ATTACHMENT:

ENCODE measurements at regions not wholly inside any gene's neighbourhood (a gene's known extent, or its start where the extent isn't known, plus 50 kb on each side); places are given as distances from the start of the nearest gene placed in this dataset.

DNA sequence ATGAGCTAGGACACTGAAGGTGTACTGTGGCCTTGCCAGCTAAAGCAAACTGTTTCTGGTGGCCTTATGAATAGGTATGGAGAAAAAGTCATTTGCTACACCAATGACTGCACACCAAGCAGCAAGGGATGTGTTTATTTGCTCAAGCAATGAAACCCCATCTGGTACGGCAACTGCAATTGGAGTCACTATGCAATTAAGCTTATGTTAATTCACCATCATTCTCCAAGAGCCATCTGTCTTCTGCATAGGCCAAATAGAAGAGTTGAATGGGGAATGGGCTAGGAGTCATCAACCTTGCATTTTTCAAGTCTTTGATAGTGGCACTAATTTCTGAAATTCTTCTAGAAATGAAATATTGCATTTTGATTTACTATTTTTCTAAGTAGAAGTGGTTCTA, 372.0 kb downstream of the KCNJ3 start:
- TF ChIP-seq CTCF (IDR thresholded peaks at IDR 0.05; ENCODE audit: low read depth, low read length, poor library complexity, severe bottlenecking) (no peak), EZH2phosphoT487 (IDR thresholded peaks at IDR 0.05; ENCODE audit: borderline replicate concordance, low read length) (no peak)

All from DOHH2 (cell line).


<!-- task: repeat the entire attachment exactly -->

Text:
ENCODE measurements at regions not wholly inside any gene's neighbourhood (a gene's known extent, or its start where the extent isn't known, plus 50 kb on each side); places are given as distances from the start of the nearest gene placed in this dataset.

DNA sequence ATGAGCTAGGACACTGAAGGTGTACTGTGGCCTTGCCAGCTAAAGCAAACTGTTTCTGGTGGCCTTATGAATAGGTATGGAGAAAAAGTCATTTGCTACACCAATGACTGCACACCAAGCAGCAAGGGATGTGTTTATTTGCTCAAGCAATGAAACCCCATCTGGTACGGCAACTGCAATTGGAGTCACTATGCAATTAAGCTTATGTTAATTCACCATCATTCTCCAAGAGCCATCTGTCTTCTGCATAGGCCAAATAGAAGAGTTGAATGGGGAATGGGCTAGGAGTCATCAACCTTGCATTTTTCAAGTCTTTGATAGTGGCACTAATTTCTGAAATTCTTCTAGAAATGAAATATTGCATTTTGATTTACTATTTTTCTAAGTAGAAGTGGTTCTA, 372.0 kb downstream of the KCNJ3 start:
- TF ChIP-seq CTCF (IDR thresholded peaks at IDR 0.05; ENCODE audit: low read depth, low read length, poor library complexity, severe bottlenecking) (no peak), EZH2phosphoT487 (IDR thresholded peaks at IDR 0.05; ENCODE audit: borderline replicate concordance, low read length) (no peak)

All from DOHH2 (cell line).